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High-yield methods for accurate two-alternative visual psychophysics in head-fixed mice

By Christopher P. Burgess, Armin Lak, Nicholas A. Steinmetz, Peter Zatka-Haas, Charu Bai Reddy, Elina A K Jacobs, Jennifer F Linden, Joseph J. Paton, Adam Ranson, Sofia Soares, Sylvia Schröder, Miles J. Wells, Lauren E. Wool, Kenneth D Harris, Matteo Carandini

Posted 06 May 2016
bioRxiv DOI: 10.1101/051912 (published DOI: 10.1016/j.celrep.2017.08.047)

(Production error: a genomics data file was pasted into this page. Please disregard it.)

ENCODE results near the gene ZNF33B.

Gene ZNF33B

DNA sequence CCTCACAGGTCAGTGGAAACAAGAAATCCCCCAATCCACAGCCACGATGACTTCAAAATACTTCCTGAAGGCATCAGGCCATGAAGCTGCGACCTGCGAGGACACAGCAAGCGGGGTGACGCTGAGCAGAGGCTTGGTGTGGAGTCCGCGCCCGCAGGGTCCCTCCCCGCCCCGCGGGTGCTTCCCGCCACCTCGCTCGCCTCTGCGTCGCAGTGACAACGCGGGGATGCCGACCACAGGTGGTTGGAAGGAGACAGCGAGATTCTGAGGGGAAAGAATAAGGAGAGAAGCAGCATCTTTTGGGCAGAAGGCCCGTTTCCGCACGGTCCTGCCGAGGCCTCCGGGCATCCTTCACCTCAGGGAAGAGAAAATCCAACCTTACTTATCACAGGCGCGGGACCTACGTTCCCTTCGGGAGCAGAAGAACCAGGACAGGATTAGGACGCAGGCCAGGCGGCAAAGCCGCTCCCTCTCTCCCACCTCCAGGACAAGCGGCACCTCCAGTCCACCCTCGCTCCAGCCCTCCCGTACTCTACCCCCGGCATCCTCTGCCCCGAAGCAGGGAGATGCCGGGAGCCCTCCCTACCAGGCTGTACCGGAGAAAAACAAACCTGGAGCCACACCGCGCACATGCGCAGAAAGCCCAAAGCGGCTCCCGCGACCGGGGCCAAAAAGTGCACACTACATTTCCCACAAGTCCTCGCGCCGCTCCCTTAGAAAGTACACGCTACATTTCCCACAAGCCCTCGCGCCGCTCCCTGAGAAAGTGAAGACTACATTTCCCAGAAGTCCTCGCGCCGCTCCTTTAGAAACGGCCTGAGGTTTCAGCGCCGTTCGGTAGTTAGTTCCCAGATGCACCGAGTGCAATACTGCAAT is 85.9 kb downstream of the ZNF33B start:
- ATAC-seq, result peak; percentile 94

Research in neuroscience relies increasingly on the mouse, a mammalian species that affords unparalleled genetic tractability and brain atlases. Here we introduce high-yield methods for probing mouse visual decisions. Mice are head-fixed, which facilitates repeatable visual stimulation, eye tracking, and brain access. They turn a steering wheel to make two-alternative choices, forced or unforced. Learning is rapid thanks to intuitive coupling of stimuli to wheel position. The mouse decisions deliver high-quality psychometric curves for detection and discrimination, and conform to the predictions of a simple probabilistic observer model. The task is readily paired with two-photon imaging of cortical activity. Optogenetic inactivation reveals that the task requires the visual cortex. Mice are motivated to perform the task by fluid reward or optogenetic stimulation of dopaminergic neurons. This stimulation elicits larger number of trials and faster learning. These methods provide a platform to accurately probe mouse vision and its neural basis.

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